Union leader on UPM's logger policy:
"This deserves to be categorised as white slave trade"
Helsinki (31.08.2012 - Juhani Artto) Sakari Lepola, the President of the
Wood and Allied Workers' Union, is incensed by what he discovered on a
recent visit to
UPM's mill and forests in Rauma, a coastal city in Western
Finland. This anger was provoked by the double-standard being employed by
multinational in regard to its personnel policy.
From the point of view of a trade unionist, superficially at least, the
situation at the mill was
satisfactory. Cooperation between the management and the employees was
smoothly, and in contrast to many other companies, maintenance work had not
been outsourced. Within the walls or confines of the mill the company seems
understand the value of its workforce, Lepola writes in Särmä, the union
magazine. "This is how a large multinational company should
But on venturing into the forest - a short trip from the mill - Lepola felt he
had taken a step into the past. Lepola, a former
logger himself, says it was hard to believe that he was
still visiting the same company. "How can the values of a company operating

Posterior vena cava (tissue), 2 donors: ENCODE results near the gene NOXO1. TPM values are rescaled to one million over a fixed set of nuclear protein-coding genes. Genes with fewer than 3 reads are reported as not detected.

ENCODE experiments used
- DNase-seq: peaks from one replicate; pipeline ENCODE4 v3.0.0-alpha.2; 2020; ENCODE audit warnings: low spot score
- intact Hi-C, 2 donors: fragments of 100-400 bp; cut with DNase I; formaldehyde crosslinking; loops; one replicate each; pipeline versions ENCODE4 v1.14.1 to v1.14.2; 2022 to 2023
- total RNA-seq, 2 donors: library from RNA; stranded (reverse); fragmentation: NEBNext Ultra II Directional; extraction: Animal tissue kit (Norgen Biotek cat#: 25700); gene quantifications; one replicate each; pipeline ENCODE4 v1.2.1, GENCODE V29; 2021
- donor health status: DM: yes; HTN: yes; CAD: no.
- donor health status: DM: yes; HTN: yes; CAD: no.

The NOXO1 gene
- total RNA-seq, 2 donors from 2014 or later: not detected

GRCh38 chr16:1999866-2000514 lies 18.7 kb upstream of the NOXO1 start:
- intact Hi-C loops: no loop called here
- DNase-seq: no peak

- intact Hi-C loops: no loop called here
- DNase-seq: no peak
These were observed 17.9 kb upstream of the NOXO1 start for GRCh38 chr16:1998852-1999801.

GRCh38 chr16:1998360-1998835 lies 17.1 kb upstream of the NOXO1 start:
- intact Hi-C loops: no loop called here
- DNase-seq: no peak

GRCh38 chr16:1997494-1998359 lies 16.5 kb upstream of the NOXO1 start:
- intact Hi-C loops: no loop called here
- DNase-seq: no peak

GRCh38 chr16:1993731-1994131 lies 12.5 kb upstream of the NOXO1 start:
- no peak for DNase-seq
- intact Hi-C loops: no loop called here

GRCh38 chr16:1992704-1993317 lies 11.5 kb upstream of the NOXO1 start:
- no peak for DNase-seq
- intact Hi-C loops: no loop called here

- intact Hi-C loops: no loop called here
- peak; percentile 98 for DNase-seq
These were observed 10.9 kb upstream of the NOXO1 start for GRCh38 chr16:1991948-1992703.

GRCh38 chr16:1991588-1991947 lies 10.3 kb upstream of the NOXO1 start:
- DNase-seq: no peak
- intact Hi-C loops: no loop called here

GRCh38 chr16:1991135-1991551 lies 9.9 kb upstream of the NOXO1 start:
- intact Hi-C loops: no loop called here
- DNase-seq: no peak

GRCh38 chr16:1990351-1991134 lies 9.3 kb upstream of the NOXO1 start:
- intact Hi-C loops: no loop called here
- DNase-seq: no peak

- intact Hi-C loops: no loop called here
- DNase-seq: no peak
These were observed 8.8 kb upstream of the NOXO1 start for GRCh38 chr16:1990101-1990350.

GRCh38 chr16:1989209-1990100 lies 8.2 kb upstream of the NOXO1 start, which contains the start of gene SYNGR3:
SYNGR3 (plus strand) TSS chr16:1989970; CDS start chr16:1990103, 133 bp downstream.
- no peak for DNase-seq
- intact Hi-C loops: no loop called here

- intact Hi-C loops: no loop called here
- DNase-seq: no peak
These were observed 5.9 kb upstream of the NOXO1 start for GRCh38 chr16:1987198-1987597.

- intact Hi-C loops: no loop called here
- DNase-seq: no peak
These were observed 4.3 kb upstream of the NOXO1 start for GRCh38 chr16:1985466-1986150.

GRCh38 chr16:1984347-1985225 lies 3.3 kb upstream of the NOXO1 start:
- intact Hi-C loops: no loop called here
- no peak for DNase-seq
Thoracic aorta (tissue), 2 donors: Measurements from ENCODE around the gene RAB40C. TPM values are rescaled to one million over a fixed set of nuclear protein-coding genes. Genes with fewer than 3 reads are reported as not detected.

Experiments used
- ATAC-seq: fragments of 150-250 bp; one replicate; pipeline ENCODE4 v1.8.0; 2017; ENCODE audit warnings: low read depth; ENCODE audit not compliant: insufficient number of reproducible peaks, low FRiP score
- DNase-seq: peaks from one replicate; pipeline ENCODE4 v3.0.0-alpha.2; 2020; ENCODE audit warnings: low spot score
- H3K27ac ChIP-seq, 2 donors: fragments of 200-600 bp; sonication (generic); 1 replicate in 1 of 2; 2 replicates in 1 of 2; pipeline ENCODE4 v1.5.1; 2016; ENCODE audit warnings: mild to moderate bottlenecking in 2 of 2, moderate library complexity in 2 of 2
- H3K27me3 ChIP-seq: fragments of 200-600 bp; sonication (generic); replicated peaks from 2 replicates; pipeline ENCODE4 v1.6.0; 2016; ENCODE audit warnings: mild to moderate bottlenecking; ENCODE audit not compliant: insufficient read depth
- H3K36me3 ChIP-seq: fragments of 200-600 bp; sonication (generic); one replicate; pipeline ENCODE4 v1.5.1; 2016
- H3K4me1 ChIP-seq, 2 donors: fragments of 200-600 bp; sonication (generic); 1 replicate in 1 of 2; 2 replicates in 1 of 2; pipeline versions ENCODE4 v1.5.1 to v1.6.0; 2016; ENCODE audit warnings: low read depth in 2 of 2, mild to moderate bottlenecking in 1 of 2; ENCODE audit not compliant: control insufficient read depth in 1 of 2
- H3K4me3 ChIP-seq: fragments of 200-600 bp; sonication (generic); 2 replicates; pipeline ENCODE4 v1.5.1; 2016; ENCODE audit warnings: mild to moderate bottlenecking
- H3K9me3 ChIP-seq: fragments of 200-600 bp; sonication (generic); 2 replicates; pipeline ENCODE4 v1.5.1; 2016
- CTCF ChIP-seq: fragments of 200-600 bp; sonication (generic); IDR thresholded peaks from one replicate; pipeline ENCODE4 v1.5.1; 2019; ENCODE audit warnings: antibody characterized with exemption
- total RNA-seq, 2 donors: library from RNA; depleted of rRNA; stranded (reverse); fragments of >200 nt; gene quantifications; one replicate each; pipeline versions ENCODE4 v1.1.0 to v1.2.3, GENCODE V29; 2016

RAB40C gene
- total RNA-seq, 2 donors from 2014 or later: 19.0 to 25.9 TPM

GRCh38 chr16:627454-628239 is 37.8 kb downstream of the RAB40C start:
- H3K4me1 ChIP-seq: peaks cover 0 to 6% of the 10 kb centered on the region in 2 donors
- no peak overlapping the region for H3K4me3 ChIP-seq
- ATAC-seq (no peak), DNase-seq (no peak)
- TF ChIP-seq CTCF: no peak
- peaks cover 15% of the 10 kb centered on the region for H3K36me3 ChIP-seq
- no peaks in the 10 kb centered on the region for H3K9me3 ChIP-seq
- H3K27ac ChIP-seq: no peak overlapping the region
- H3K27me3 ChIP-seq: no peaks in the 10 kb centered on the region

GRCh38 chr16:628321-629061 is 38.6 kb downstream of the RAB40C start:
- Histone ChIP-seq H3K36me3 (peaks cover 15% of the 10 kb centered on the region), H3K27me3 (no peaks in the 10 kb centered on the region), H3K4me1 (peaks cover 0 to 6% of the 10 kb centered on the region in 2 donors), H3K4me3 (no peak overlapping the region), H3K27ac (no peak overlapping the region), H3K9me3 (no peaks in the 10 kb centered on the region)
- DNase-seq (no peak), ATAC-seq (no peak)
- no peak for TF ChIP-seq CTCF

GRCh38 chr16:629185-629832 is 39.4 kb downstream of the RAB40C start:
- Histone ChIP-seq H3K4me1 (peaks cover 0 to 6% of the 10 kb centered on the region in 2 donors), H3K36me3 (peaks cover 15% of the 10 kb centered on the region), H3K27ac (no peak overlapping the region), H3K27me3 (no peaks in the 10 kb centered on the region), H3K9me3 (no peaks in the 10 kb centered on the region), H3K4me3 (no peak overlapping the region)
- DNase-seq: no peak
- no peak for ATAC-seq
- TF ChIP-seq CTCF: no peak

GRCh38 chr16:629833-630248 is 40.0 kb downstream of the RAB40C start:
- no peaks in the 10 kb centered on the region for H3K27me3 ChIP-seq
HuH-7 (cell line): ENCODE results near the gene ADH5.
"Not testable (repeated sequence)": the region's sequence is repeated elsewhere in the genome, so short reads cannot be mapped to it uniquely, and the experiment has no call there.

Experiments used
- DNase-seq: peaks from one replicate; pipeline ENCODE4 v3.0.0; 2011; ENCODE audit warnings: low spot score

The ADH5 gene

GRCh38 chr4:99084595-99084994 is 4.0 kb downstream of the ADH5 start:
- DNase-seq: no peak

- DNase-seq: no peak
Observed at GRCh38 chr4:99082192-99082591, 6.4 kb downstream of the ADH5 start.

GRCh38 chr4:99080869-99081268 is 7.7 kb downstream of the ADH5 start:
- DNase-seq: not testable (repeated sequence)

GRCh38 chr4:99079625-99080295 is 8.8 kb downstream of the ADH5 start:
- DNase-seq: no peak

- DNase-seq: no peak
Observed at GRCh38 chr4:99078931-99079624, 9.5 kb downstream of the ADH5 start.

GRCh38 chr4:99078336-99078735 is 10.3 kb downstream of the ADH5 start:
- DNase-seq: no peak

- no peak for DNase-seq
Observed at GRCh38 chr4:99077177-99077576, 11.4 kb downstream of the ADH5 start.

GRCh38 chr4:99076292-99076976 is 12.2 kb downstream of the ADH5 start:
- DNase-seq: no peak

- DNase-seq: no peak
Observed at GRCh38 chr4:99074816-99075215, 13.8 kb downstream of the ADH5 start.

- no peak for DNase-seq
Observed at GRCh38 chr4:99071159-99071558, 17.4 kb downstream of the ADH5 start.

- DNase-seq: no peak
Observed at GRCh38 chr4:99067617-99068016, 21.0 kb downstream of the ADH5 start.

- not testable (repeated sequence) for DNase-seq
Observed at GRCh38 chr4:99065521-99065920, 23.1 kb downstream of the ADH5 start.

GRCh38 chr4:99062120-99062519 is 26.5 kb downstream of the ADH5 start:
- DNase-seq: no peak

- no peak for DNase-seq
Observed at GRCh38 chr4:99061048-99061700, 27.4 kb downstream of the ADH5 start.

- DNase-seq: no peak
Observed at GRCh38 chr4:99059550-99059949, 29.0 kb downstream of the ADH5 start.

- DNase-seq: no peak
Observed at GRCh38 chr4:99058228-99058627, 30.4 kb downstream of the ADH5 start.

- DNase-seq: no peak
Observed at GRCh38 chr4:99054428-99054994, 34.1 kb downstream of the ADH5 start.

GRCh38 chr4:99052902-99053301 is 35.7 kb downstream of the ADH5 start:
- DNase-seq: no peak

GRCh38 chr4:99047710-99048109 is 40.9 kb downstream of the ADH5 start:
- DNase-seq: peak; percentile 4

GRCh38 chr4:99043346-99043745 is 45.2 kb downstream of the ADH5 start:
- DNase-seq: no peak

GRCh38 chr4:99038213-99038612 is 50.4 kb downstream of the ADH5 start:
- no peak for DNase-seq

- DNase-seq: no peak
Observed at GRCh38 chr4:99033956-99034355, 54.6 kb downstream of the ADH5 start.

forest differ so dramatically from the values just a few kilometers away at
mill “, he wonders.
When it comes to forest work, UPM and its forest management company Silvesta
operate an entirely different regime, whereby there is no direct employment
relationship between company and workers.
Work is offered only to people working on an
entrepreneurial basis. Lepola was informed that this kind of procedure is "a
flexible way" of getting the work done.
"Yes, flexible indeed, as the worker has to be flexible concerning his/her
holiday pay, bonuses, sick leave compensation and anything else where
the collective agreement and the legislation regulate minimum standards. And
there is a clear downside when it comes to employment security. When a
logger is laid off or his/her services are no longer needed he or she does
not get the same compensation as those who were in an employment
the company on becoming unemployed.
Lepola's list is long when he comes to describing how differently the
treats persons in employment relations and individuals who have the status
of an entrepreneur or who are self-employed.
He is angry not just because of the double-standard UPM has adopted but also
because this is a fairly new development in the Finnish forest industry.
"Suddenly, we have moved a hundred years backwards", Lepola laments.
According to him this can be justly called the "white slave trade" as these
not voluntarily chosen to work as such…as entrepreneurs or self-employed
have been left with no alternative.
Lepola is demanding that this "one type of human trafficking" should be
prohibited by legislation.